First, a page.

Our latest installment of Quick Bites brings us to Chinatown for trendy SoCal cuisine inside a former karaoke dive bar.

Last year chef Gerardo Gonzalez turned a cramped coffee shop on Rivington Street into a destination dining spot, somehow whipping up excellent California-ish cuisine in a space so small and modestly-equipped that it couldn't even really be called a kitchen.

I really liked El Rey under Gonzalez, and ate there as often as my eating schedule allowed, but the somewhat repetitive menu also made me wonder what this talented and creative chef might do in a "real" restaurant.

Ah, well, wonder no more. Introducing the brand-new Lalo, an expansive (relatively) and inviting space that gives Gonzalez plenty of room to stretch and grow.

Lalo stands on hallowed ground for sloppy drinkers and terrible singers, and the triggering, decrepit facade remains unchanged from when Winnie's, the much-missed karaoke/dive bar, played host here for nearly 30 years. Once you step inside, however, it's a whole new world.

(Scott Lynch/Gothamist)

Lalo is attractive and comfortable, with warm tones, grown-up seating, and slightly retro styling. The artwork is tasteful and low-key, though El Rey regulars may miss the shrine to Sade, which was always a good conversation starter. Speaking of speaking, even as the tables filled up last Friday night, and classic disco played loud enough to facilitate shaking it in your seat, you could still chat in a fairly normal-voiced way with your dining companion.

Gonzalez hasn't changed his overall style, and the Lalo menu features a few slightly revamped versions of his El Rey hits, including the Vegan Chicharrones. You'll find that dish in the Starters section, but may I suggest the Chili Strawberries with Rose Peanuts instead? The unassuming presentation here—it's just a small bowl with a bit of the former sitting next to a bit more of the latter—belies the huge flavors and giddy pleasure it brings. Sweet, spicy, sour, candied, crunchy, chewy: this a fantastic play on a PB&J, and I couldn't stop shoveling the stuff into my mouth.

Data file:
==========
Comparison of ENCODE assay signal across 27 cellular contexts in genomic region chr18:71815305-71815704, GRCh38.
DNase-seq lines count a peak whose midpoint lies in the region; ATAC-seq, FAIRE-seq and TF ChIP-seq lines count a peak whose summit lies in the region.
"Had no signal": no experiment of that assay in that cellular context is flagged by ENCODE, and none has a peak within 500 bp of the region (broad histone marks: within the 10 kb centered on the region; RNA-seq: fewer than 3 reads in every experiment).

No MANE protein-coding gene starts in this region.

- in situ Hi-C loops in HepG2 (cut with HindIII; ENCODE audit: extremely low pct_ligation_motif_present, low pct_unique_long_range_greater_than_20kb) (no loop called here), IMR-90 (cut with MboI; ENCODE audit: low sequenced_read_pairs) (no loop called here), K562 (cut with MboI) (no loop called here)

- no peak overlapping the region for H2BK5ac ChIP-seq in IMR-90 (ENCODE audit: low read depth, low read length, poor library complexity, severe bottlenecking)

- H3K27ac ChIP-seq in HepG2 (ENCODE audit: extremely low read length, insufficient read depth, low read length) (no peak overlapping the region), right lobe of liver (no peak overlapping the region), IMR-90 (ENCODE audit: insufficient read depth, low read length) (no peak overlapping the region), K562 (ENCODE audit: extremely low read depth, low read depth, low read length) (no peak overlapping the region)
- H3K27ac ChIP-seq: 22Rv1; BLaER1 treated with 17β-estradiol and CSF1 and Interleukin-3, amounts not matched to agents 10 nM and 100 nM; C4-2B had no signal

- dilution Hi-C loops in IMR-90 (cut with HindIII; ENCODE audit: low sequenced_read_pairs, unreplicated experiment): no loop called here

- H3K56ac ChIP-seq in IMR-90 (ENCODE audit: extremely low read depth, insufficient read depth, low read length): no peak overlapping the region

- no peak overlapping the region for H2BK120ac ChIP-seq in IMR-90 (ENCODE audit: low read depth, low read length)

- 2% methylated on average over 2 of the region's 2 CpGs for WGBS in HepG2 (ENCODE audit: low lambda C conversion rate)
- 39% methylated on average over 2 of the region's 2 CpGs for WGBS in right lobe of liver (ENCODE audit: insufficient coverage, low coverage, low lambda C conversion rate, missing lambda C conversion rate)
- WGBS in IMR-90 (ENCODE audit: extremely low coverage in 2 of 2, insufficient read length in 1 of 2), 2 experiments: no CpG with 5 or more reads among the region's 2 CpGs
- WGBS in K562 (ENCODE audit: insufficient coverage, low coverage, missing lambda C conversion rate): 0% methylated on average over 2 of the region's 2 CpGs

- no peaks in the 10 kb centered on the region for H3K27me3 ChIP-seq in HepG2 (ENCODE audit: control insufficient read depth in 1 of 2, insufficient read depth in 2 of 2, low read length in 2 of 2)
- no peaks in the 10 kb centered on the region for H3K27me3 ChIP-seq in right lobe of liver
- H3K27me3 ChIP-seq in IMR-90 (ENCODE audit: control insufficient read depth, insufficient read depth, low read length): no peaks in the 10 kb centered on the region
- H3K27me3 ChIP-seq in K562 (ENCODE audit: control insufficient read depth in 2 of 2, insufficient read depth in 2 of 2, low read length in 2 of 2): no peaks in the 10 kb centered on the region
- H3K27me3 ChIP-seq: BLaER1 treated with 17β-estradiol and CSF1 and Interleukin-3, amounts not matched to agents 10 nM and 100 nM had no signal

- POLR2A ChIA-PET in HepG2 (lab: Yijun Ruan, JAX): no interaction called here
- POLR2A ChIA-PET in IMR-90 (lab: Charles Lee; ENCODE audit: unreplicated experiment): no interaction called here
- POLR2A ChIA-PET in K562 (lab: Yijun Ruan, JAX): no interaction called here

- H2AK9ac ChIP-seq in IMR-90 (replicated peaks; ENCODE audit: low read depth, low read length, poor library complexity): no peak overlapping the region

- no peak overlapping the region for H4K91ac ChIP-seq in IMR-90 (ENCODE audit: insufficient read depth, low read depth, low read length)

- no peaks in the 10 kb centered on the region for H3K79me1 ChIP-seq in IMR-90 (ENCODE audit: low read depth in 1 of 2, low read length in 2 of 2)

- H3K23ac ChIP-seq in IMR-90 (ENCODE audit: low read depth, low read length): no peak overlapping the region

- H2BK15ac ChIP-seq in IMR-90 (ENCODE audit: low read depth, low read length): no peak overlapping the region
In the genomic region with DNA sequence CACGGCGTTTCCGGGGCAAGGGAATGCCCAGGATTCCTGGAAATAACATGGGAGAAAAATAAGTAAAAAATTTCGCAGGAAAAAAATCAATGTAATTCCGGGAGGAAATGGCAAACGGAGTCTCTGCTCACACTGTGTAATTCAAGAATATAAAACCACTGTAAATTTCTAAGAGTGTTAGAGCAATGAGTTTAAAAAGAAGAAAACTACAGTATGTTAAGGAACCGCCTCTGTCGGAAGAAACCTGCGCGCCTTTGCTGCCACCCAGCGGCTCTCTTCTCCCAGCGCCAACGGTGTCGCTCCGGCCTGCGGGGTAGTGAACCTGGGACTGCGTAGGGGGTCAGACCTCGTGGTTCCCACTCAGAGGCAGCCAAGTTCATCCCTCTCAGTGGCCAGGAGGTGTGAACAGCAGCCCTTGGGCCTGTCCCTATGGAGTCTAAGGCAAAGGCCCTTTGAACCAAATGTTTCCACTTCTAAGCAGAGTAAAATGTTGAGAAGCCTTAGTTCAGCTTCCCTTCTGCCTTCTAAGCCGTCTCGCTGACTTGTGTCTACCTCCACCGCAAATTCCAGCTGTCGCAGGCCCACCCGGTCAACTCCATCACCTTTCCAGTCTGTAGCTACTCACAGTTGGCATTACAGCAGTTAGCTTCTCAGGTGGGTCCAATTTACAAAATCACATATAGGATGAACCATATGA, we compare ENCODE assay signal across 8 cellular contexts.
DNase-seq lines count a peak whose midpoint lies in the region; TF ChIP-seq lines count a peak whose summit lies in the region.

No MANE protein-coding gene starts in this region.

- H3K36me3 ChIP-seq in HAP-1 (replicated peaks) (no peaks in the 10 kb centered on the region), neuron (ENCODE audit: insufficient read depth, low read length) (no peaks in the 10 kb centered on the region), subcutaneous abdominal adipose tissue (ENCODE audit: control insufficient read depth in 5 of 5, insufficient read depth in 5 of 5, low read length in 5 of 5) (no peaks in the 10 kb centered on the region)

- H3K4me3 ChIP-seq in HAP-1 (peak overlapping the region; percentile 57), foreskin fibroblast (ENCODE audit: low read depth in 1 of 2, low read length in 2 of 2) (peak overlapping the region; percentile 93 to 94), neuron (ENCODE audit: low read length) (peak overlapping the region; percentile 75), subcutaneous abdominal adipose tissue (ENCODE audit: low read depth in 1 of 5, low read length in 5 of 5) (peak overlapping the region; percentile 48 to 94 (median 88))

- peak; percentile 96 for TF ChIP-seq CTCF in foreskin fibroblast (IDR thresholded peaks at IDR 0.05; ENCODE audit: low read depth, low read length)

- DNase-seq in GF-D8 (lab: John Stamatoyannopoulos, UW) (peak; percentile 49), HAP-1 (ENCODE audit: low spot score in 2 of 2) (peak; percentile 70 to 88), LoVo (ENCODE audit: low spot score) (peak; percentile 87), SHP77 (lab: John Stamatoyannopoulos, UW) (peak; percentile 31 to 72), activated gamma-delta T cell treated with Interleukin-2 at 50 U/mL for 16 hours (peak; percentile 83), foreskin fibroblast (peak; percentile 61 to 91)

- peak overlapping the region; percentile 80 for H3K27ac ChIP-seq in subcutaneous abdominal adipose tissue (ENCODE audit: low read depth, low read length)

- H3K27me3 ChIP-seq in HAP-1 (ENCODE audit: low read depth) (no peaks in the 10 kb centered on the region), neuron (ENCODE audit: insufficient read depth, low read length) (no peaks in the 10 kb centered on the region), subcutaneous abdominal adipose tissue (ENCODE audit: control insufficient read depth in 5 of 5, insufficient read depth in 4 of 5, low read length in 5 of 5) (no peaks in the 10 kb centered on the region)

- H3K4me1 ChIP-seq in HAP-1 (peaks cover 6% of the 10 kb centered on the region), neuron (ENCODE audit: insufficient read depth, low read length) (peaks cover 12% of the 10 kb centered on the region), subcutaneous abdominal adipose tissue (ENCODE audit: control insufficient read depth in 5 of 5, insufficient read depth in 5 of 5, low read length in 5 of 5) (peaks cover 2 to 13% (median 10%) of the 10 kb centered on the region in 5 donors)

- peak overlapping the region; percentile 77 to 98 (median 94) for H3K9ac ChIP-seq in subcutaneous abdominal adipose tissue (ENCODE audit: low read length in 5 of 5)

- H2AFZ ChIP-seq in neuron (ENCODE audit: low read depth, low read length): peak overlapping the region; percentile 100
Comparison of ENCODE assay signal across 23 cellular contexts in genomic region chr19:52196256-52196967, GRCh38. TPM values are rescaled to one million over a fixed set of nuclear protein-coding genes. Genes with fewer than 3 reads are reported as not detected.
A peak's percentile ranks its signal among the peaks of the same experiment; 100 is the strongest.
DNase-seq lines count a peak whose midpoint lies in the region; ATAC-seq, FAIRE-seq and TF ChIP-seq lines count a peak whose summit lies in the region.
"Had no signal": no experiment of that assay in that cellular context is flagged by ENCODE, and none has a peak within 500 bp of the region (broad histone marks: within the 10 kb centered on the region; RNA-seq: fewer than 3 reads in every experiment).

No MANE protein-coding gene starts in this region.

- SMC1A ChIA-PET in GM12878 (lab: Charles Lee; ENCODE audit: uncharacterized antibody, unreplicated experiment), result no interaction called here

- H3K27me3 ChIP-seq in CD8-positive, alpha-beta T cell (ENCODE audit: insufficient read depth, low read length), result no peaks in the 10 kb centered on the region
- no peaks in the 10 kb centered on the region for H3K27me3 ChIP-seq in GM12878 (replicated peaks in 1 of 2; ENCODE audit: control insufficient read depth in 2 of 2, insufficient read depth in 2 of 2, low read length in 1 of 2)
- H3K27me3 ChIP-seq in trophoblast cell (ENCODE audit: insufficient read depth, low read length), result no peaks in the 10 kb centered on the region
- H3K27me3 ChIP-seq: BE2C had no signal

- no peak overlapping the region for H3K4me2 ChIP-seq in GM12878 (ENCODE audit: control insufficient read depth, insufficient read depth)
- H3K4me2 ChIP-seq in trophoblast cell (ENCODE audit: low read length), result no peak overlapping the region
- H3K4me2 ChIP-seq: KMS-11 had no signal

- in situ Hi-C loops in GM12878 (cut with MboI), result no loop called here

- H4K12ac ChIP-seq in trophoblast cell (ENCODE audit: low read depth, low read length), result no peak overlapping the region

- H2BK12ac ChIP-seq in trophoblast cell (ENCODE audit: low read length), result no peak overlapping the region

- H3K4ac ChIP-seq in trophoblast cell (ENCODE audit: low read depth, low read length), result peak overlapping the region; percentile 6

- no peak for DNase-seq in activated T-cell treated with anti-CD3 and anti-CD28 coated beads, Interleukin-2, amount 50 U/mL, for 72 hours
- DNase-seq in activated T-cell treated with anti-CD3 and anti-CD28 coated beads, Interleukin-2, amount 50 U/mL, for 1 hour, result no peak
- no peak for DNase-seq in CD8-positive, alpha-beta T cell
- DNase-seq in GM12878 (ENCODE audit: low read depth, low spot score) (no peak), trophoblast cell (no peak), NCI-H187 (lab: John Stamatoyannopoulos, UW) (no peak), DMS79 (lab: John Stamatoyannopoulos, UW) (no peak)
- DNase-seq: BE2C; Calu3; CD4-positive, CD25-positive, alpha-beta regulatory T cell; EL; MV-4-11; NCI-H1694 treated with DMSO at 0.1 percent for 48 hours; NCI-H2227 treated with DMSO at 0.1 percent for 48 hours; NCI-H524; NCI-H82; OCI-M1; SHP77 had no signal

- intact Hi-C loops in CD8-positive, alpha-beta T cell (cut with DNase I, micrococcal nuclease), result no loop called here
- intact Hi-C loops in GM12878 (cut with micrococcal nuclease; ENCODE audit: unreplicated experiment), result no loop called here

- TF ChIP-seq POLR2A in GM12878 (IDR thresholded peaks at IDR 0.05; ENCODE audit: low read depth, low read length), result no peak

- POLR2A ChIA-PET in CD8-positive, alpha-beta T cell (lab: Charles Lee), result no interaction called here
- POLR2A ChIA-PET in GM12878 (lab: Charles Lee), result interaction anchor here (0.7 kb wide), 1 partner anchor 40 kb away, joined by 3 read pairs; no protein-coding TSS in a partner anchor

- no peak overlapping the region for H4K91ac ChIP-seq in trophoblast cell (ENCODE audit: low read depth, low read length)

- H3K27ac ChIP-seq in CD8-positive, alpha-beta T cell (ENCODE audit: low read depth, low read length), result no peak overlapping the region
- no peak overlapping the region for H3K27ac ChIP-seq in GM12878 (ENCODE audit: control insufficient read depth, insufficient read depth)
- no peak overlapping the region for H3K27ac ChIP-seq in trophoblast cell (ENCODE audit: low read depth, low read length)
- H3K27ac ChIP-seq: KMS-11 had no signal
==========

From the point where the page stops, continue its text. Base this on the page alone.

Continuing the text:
Also addictive right up front are Shishitos en Nogada—a riff on the Mexican dish chiles en nogada—with the blistered peppers topped with crushed walnuts, a rich crema, and pomegranate seeds. It's also the spiciest thing on the menu (so far), and it took me and my companion almost the whole dish to figure out where all the fire was coming from. (It was [SPOILER] the pomegranate seeds!)

Spend as much time as possible with Gonzalez's vegetables and salads. A concoction starring Green Mole and Bulgarian Feta is hearty and complex, the variety of textures and flavors—roasted radicchio one of many individual highlights—complementing each other with ease. And not in a million years would I have predicted that something called Toasted Kasha Salad would be my single favorite dish here, but the combination of buttery bowtie pasta, earthy raw mushrooms, crackling grains, hits of lemon, and pungent goat's milk gouda makes this a big winner.

Toasted Kasha Salad ($11) (Scott Lynch/Gothamist)

Under Meats, get the Baby Steak, which seems a little silly—a 3.5 oz strip, what's the point?—but it's perfectly cooked and wonderfully satisfying, the tangy dry-aged beef slick with chili oil and crunchy with hazelnuts. The Carnitas are a bit more ho-hum—I like more fat on my pig—but the zippy white sauce and crisp corn nuts manage to keep the party going.

There are Mariscos at Lalo as well. The Charred Octopus is delicious and melt-in-your-mouth tender—the hominy is responsible for dish's heartiness—which makes me believe that the rubbery shellfish undermining an otherwise intoxicating Coconut Clam and Sable Chowder were an opening night error rather than a long-term concern.

And get dessert! Lexie Smith is Lalo's baker, and her Plantain Cream Pie, complete with Maria cookie crust, goat milk custard, and dulce de leche, was a warm, gooey delight.


Lalo is a major step forward for Gonzalez, and he pulls it off with aplomb. This place is terrific. And given its cool-kid location, cozy/comfy atmosphere, and still-of-the-moment SoCal cuisine, it's likely going to be slammed all winter.

Lalo is located at 104 Bayard Street, between Baxter and Mulberry Streets (646-998-3408)